From start to finish, Joy Riding’s LP is an introspective celebration of intimacy, new beginnings, and the psyche’s shortcomings without melodrama or overt misogyny. One can only wonder how pop punk and emo would have evolved the first time around if more bands were as earnest as this. - Dianca London

New Joy Riding LP Available for Streaming & Purchase

Joy Riding recently shared their full-length debut You’re So Smart, which is now available via Black Rd Records. With an inside view on storylines, the band delivers thoughtful, steadily-paced power-pop with a calming, melodic precision. The quintet unifies those even-keeled, personal tones with an energetic uplifting appeal. Joy Riding will be celebrating its arrival with a record release show on Friday, June 16 at Johnny Brenda's, where they'll be supported by Sad Actor and Aspiga. (Photo by John Helmuth)

New Track: "Grad School" (alt. version) - Joy Riding

In continuing support for the ACLU, Joy Riding released an alternate version to "Grad School," a song which will be featured on their forthcoming full-length album, due out this spring. Coupling opposing lyrical ideals versus realities, the track tackles the obstacles of adulthood. Steadied by the pop and bump of rhythm and the subtle electric charge of guitar, the words echo, bouncing off the inner mind while the daily page turns. It’s an isolating recollection of where one is - relative to their dreams.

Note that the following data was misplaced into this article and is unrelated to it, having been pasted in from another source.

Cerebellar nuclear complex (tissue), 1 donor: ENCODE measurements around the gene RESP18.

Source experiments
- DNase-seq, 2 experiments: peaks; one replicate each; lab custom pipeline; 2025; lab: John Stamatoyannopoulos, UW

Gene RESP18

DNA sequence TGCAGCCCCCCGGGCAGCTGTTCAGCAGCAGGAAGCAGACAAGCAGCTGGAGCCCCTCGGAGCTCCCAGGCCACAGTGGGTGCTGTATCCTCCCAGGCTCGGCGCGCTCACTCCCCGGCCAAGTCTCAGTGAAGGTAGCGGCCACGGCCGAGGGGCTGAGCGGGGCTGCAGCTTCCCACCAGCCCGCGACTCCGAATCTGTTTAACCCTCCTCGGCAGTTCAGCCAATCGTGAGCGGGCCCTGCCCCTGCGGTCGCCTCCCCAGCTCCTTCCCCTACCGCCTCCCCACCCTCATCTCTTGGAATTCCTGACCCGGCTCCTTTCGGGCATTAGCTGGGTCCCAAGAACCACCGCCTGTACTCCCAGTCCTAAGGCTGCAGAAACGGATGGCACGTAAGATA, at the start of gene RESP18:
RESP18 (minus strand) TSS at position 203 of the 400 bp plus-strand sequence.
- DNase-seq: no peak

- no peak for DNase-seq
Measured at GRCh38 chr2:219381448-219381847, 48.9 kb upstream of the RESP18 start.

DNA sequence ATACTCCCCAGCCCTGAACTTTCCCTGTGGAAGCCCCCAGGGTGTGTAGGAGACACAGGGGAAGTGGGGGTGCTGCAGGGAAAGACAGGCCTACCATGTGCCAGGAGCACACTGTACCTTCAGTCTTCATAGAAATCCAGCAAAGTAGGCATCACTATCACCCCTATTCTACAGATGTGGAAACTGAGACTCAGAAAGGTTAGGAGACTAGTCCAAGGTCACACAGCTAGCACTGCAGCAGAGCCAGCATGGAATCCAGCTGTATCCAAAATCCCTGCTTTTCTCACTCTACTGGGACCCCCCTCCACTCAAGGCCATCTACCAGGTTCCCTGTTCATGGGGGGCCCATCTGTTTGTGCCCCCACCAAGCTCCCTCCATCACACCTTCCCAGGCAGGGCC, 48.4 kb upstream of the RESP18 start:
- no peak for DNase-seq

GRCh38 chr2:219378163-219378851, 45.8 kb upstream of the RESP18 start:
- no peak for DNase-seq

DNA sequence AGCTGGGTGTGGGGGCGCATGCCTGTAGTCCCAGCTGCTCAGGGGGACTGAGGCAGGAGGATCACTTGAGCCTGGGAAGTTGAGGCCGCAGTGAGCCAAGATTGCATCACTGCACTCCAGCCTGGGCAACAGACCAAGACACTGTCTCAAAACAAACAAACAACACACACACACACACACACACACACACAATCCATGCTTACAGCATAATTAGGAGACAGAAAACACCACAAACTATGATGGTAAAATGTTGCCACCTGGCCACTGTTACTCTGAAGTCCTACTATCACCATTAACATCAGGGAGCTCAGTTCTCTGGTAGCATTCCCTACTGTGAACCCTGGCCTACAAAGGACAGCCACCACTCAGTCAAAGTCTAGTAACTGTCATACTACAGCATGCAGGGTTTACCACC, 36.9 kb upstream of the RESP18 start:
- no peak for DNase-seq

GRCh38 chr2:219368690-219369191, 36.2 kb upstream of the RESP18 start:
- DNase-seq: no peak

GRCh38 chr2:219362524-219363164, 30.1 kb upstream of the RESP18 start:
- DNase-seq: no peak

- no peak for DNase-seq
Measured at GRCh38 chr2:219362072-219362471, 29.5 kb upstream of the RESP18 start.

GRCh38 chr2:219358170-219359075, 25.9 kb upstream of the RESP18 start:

Joy Riding Opening for Matt Pond PA at Underground Arts Dec. 9

While we await its full-length debut, which will be coming out early next year via Black Rd Records, the quartet of Joy Riding sets up shop in an opening slot this evening at Underground Arts. The band stacks up casually relatable, episodic powerpop, the type that steadily gathers melodic steam and concentration. Then, those loose sensitive strings unite in an infectious, surprising, instrumental feat of strength, cruising as the trees race by. In support of their newly released album, Winter Lives, Matt Pond PA headlines, striking a hearth-crackling note as singer-songwriter sensibility deepens through the exploratory interlacing of vocal harmony and guiding orchestral instrumentation. The multifaceted musical settings of Austin’s Moving Panoramas are sandwiched in between, tying the familiarity of intimate melody, while shifting into the atmosphere. Underground Arts, 1200 Callowhill St., 9pm, $17, 21+ (Photo by Tom Ryan) - Michael Colavita


Video Premiere: "Suzie Lynn" - Joy Riding

Joy Riding pay homage to a flaxen-haired, Strong Man sideline reporter in the video for “Suzie Lynn,” found on the quartet’s forthcoming album You’re So Smart. A montage of humorous (in hindsight) but intense (in the moment) competition footage filters across the screen as the power-pop ode is littered with 80’s nostalgia, including its futuristic yet simple credit sequence. The video was playfully edited by Jeffery John Massino. Joy Riding are slated to perform at Bourbon & Branch, alongside The Only Ghost in Town & Sad Juror, on November 16, and they were just added to the December 9th bill at Underground Arts with Matt Pond PA.